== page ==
Social security tax (TSU) in Portugal is a mandatory contribution that finances the social security system. This system provides essential benefits like family allowances, pensions after retirement, and unemployment support. The TSU contribution is shared between employers and employees. Employees pay a portion of their gross salary at 11 percent. Employers contribute a larger share, at a rate of 23.75 percent. It’s important to note that employers are also responsible for an additional insurance premium to cover occupational accidents. This premium varies depending on the specific job and its associated risks.

VAT (IVA) in Portugal

mortgage-calculator-PortugalVAT, or IVA in Portugal, is an indirect tax levied on the consumption of goods and services. The seller or service provider collects IVA at the point of sale and then pays it back to the Portuguese government or Portuguese Tax Authority.

There are three primary IVA rates in Portugal: 

  • Standard rate of 23 percent (16 percent Azores and 22 percent in Madeira)
  • Reduced rate of 13 percent for certain goods and services like restaurant meals (9 percent Azores and 12 percent in Madeira)
  • A low rate of 6 percent for essential items like essentials and groceries (4 percent Azores and 5 percent in Madeira)

Work Compensation Fund (FCT) and Guarantee Fund for Work Compensation (FGCT)

Established in 2013, the European Union created two national compensation funds, namely the Work Compensation Fund (Fundo de Compensação do Trabalho – FCT) and the Guarantee Fund for Work Compensation (Fundo de Garantia de Compensação do Trabalho – FGCT) which protects employees by ensuring that they will receive a payment of up to 50 percent of the monthly compensation they are entitled to for labor according to the contract signed by both the employer and employee.

Advice and Support for Opening a Business in Portugal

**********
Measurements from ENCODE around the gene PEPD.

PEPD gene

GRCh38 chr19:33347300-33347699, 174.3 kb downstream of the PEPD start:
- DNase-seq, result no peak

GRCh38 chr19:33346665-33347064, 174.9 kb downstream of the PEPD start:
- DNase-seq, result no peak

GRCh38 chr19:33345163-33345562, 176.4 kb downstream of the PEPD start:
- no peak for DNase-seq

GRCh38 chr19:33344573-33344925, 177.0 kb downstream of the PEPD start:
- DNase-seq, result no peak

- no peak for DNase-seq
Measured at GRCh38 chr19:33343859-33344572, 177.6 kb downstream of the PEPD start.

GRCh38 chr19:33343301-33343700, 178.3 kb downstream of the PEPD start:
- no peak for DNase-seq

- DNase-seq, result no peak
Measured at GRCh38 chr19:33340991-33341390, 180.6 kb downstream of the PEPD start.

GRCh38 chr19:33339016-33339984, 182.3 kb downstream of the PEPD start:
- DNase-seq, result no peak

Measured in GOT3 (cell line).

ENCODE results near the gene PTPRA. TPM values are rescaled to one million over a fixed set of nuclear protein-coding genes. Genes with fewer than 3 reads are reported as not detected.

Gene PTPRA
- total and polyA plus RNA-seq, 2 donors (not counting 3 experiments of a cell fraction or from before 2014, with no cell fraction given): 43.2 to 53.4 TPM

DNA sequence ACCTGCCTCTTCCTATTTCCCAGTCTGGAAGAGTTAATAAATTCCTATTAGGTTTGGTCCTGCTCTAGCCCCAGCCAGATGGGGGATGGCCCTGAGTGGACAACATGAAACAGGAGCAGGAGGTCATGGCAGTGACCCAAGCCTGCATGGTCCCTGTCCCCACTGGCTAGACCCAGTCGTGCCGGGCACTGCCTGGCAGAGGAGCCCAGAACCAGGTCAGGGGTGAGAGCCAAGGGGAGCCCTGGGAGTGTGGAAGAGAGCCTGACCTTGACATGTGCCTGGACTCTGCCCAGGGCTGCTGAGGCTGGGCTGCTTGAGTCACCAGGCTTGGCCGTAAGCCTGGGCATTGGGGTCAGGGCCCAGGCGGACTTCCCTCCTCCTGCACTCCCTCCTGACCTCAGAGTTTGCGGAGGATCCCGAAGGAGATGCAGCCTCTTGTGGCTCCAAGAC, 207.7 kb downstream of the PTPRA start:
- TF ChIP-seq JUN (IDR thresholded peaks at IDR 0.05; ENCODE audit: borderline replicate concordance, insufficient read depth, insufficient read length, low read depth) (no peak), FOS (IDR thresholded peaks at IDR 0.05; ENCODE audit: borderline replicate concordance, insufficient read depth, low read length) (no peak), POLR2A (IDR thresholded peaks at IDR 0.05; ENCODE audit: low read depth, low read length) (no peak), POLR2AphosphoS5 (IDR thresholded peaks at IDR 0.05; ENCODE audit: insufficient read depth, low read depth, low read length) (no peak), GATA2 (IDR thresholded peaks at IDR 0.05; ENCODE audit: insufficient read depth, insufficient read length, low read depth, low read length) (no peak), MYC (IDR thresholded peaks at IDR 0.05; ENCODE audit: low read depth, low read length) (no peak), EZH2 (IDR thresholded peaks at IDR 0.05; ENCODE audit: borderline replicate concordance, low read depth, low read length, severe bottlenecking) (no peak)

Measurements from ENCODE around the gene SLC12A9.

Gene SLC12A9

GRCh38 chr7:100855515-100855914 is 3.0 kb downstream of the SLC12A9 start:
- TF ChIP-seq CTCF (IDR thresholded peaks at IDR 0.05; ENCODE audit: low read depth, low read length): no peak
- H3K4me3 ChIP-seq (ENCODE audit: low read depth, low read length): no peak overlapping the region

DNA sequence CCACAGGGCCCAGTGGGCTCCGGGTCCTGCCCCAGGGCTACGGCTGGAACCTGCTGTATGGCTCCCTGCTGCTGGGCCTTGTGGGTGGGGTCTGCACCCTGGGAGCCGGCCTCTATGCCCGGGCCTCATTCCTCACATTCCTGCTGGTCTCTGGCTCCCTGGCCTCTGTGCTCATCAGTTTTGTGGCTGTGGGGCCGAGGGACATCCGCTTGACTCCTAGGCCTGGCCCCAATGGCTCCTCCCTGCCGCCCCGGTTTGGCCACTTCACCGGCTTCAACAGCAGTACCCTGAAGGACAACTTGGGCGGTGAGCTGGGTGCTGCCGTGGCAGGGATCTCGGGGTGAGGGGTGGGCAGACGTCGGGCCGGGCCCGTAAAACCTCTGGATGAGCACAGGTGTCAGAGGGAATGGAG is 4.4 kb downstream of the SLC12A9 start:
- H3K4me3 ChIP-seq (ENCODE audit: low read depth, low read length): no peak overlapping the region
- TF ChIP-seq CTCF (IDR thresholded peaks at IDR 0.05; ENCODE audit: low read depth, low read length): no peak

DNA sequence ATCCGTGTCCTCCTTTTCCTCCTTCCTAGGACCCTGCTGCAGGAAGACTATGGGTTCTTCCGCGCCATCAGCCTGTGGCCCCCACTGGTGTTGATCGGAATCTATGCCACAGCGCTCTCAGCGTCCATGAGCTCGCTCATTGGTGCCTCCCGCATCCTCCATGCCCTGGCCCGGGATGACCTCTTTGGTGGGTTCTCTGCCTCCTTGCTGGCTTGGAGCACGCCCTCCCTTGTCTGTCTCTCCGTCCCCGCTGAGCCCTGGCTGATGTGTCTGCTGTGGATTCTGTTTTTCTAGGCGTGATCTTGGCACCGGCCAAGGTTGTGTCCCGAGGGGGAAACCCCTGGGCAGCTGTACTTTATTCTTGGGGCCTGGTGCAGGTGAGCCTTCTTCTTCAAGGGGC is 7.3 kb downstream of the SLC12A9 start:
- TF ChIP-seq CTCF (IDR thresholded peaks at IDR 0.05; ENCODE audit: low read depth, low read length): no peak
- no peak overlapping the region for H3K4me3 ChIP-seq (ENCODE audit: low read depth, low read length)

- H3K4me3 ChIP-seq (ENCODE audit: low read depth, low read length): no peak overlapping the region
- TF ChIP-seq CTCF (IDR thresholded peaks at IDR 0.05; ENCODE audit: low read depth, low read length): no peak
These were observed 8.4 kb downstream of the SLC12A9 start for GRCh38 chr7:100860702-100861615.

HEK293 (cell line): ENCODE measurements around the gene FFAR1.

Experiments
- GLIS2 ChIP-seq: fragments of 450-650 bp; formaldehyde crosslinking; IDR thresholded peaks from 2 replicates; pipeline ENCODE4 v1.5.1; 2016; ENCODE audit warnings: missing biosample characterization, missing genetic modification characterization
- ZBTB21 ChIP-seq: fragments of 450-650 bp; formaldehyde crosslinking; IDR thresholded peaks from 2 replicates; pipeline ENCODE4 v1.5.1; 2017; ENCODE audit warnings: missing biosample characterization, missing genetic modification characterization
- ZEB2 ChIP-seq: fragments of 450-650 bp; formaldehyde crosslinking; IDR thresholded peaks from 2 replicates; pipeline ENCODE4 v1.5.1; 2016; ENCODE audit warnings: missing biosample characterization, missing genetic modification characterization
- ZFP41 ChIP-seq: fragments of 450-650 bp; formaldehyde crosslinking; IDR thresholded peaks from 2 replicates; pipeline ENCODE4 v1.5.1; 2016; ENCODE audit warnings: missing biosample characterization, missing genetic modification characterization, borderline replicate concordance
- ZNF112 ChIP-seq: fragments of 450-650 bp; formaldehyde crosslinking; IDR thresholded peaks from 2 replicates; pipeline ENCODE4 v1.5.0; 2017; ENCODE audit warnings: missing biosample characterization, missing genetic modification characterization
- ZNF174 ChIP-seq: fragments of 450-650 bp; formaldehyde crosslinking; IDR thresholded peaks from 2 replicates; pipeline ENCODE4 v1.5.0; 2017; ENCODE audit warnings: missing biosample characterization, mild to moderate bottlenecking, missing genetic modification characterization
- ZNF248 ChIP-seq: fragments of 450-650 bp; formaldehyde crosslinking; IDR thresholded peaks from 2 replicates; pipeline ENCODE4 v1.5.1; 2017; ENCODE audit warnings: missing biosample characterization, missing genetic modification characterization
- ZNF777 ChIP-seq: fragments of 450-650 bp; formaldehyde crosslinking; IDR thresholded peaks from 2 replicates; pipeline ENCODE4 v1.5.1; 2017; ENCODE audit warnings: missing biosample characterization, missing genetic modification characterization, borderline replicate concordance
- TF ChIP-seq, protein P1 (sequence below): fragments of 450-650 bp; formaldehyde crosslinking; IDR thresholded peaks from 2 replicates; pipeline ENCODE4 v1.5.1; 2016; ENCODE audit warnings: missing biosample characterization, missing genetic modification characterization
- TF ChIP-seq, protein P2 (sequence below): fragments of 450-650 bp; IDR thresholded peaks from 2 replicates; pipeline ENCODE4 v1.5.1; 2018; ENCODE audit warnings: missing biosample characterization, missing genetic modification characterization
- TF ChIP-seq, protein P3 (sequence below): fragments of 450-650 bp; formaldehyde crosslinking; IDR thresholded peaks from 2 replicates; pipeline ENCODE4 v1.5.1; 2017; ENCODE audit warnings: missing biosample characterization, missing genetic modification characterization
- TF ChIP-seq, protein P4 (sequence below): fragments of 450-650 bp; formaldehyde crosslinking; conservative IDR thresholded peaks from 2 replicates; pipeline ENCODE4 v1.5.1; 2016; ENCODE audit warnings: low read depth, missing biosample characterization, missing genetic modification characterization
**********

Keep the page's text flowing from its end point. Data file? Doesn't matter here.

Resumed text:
Opening a company in Portugal can be exciting, but navigating the legal and financial landscape can be daunting, especially for foreign entrepreneurs. Here’s where securing the services of a lawyer, HR professional, tax advisor, and accountant familiar with the Portuguese business environment becomes invaluable.

Securing the services of a lawyer

Portuguese company formation has its own regulations, and a lawyer can ensure your business complies with all legal requirements. They can guide you through the incorporation process, choose the most suitable company structure, and handle legal complexities. Language fluency is another crucial benefit. A lawyer can bridge the communication gap, ensuring an accurate understanding of contracts and official documents. Furthermore, they can identify potential tax advantages, helping you optimize your financial position.

Government agencies and support in opening your company

Several Portuguese government agencies offer valuable assistance to new businesses. IAPMEI (Agency for Competitiveness and Innovation), Turismo de Portugal (Portugal Tourism), and AICEP (Portuguese Agency for Investment and Foreign Trade) all provide programs and resources specifically tailored to support foreign investors. The Portuguese Ministry of Economy, Portugal Global, and the Program of Support for Local Employment Initiative are additional resources offering data, guidance, and potential financial support.

You could gain a comprehensive support network by partnering with legal and financial professionals, as well as our residency and citizenship division, Global Citizen Solutions, who can help you along the journey of living as expats in Portugal.

Frequently Asked Questions About Starting a Business in Portugal

Foreign residents can start a business in Portugal if they have the right to live and work in the country, a sound business structure, and ethical business practices that align with Portuguese business laws.

The cost of setting up a company in Portugal depends on the business type and the minimum capital investment required for business assets, personal assets, taxes and residency costs, and other aspects of the process. However, if you set a company up online through the Empresa Online process, registration costs around €360.

Starting a business in Portugal can be a profitable venture with the possibility of high returns for a minimum investment. Cities like Lisbon, Porto, and Braga have put Portugal on the map as a thriving tech hub offering ample opportunities for startups and tech companies.

This depends on the type of business you will be conducting in Portugal. However, the standard taxes your company in Portugal will be liable to pay include Corporate Income Tax (IRC), Portugal Social Security (TSU), VAT (IVA), the Work Compensation Fund (FCT) and Guarantee Fund for Work Compensation (FGCT).